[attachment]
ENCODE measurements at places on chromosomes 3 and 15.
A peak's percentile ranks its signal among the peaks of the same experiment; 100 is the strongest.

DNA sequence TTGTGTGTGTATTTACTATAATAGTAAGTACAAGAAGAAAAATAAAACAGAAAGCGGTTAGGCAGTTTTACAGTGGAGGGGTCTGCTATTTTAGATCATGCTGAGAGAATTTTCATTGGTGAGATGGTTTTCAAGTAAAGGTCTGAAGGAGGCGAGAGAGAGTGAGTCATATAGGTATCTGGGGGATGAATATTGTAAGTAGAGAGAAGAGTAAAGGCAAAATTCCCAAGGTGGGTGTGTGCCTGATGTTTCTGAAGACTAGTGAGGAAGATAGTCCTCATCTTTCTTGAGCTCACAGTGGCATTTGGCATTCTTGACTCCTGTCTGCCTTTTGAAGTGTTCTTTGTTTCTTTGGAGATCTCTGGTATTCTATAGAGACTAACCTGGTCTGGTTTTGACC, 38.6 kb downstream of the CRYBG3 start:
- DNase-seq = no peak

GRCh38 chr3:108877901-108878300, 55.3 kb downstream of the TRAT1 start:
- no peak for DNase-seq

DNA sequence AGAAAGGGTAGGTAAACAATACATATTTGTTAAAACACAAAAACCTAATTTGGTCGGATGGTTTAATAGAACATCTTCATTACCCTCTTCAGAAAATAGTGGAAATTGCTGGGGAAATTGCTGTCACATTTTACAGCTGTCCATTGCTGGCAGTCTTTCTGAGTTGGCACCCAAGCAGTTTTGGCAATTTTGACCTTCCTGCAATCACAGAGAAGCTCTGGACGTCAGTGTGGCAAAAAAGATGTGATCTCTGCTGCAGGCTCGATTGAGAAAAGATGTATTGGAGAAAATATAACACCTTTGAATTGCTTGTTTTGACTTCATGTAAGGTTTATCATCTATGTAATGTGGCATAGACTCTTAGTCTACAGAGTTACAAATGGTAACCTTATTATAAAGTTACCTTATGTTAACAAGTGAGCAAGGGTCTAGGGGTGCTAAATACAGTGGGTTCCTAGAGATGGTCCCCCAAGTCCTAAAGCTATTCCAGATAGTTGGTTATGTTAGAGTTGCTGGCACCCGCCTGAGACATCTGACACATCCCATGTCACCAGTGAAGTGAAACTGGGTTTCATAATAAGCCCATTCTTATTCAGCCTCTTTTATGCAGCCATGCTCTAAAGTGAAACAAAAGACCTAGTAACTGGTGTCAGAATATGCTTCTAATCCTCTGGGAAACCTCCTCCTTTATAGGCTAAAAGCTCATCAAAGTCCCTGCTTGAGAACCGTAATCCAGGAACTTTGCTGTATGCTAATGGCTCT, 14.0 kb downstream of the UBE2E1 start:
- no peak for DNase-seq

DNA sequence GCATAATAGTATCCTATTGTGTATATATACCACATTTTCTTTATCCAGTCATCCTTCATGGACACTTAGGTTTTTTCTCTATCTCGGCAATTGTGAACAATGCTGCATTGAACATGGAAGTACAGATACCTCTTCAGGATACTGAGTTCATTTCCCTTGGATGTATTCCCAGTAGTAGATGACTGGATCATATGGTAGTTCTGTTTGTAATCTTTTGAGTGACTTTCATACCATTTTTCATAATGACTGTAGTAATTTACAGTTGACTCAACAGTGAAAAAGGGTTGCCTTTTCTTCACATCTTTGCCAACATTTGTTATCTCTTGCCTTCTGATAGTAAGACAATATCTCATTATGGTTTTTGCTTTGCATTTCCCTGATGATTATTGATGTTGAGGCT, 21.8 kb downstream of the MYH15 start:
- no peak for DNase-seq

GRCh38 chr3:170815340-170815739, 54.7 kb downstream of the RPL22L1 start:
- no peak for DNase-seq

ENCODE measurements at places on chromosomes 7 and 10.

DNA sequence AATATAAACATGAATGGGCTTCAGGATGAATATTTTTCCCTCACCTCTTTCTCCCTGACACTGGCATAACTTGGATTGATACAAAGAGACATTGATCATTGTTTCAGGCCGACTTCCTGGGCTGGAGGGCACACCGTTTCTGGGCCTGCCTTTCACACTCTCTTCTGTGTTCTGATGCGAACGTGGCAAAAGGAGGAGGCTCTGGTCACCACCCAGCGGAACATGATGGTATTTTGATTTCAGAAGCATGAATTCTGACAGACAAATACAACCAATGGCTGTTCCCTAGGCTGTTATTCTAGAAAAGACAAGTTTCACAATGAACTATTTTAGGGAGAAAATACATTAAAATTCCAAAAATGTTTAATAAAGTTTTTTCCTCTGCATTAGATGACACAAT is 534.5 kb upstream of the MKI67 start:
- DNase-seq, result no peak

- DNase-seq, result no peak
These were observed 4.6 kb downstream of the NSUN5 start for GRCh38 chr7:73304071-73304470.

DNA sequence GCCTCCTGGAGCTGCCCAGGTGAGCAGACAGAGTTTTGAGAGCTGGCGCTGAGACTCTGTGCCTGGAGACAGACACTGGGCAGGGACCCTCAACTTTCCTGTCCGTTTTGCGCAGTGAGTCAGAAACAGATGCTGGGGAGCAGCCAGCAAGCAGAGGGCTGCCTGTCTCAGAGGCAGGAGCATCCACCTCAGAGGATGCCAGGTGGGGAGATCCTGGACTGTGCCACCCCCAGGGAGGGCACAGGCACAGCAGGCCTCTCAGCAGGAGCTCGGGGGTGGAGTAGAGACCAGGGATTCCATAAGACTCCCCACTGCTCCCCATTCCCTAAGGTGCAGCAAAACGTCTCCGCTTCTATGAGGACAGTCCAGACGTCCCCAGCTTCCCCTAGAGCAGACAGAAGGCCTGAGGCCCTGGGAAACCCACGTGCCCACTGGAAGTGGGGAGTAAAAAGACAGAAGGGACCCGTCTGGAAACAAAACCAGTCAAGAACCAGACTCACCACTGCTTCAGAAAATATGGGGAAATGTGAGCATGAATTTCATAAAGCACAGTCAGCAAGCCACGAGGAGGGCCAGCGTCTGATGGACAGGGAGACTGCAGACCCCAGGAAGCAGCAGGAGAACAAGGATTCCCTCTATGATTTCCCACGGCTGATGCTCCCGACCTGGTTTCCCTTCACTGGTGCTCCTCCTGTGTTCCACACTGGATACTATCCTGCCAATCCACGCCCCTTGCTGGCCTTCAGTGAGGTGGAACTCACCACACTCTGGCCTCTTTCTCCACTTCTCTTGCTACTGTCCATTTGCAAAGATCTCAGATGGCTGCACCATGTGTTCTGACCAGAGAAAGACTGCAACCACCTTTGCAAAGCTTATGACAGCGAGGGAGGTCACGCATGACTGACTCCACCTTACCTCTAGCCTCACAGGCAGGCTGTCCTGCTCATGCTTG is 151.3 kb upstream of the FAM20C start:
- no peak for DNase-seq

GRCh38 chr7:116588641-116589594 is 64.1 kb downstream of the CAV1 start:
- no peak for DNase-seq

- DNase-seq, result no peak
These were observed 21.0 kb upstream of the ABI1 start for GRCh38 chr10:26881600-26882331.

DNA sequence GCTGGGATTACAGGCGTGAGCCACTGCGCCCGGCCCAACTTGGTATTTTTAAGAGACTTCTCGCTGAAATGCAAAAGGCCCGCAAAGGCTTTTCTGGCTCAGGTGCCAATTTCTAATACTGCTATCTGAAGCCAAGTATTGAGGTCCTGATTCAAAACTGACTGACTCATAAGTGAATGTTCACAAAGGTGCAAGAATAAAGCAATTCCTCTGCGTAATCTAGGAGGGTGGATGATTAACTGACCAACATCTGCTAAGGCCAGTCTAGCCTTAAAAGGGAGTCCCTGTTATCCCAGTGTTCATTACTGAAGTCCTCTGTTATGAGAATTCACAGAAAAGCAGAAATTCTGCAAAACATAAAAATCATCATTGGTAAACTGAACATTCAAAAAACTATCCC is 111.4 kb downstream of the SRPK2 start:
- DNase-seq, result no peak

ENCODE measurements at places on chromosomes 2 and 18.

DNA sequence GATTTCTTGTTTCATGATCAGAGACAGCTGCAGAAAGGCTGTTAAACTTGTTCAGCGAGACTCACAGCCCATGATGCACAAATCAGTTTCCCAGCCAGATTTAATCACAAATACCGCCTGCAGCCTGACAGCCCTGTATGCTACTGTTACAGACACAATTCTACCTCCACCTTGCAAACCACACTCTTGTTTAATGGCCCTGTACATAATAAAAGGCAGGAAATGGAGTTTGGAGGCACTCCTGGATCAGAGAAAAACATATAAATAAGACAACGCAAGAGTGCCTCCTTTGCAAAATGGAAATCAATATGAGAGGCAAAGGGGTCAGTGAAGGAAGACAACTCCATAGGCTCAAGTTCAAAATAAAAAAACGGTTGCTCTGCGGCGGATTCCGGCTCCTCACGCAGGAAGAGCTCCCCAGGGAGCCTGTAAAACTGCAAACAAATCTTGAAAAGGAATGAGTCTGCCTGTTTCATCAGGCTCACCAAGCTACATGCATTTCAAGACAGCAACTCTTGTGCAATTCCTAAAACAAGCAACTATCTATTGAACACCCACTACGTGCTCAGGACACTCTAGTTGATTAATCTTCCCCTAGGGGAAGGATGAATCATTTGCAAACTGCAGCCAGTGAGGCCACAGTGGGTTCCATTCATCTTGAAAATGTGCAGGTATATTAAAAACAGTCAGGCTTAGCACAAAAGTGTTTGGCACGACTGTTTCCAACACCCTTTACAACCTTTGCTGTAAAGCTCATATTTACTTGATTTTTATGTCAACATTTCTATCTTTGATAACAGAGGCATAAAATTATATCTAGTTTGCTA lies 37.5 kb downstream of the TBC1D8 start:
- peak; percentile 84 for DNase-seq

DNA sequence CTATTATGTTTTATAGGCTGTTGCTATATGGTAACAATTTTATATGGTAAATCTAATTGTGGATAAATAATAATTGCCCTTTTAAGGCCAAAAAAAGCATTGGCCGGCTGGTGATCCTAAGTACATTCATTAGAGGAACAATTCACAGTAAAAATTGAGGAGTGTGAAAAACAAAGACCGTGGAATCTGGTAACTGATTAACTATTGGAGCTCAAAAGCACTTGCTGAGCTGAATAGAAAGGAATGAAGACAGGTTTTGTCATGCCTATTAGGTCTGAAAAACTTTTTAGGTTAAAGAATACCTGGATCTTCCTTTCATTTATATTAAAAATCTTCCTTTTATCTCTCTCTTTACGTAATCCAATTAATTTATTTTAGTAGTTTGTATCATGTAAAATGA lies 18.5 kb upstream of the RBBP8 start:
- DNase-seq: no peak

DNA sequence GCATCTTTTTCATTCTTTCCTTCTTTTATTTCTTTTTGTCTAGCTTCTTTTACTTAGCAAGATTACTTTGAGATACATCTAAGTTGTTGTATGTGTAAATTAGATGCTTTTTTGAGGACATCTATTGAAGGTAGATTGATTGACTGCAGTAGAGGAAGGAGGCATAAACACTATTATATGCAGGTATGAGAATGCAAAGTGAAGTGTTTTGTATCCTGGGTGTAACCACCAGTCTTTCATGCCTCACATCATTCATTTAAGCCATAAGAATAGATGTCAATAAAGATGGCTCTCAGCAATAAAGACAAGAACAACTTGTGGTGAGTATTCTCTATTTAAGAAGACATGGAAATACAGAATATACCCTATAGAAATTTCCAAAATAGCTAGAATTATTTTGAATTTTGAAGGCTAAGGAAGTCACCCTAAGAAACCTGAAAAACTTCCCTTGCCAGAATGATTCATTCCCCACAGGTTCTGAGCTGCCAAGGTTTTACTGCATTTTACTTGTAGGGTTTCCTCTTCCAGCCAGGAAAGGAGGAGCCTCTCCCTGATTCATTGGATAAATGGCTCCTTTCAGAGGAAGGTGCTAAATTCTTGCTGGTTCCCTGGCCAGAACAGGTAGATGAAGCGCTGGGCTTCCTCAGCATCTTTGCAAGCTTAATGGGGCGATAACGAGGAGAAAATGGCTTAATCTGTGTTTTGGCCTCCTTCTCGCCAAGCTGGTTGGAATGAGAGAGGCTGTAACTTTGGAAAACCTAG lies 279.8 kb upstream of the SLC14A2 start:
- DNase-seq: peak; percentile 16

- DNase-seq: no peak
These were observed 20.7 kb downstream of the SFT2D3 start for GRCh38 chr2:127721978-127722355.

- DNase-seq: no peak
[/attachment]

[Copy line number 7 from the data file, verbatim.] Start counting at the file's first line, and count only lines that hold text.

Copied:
DNA sequence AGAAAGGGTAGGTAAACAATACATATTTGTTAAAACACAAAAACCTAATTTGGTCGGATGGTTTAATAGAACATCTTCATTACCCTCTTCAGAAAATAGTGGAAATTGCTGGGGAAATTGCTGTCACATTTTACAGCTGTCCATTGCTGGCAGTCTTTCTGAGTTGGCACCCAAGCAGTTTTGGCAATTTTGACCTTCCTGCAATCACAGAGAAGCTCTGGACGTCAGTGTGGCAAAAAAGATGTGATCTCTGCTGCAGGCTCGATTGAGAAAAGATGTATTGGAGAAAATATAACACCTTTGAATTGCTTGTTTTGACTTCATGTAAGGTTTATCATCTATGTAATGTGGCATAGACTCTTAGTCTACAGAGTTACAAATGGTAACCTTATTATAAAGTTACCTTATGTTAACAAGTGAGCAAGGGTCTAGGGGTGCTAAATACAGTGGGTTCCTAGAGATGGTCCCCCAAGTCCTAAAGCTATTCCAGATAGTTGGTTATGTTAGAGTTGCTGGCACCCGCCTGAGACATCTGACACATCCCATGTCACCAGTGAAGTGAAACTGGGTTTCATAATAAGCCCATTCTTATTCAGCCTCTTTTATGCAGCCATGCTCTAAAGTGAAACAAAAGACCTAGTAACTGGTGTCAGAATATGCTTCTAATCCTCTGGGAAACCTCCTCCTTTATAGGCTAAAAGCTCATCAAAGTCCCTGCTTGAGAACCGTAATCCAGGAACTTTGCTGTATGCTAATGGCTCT, 14.0 kb downstream of the UBE2E1 start: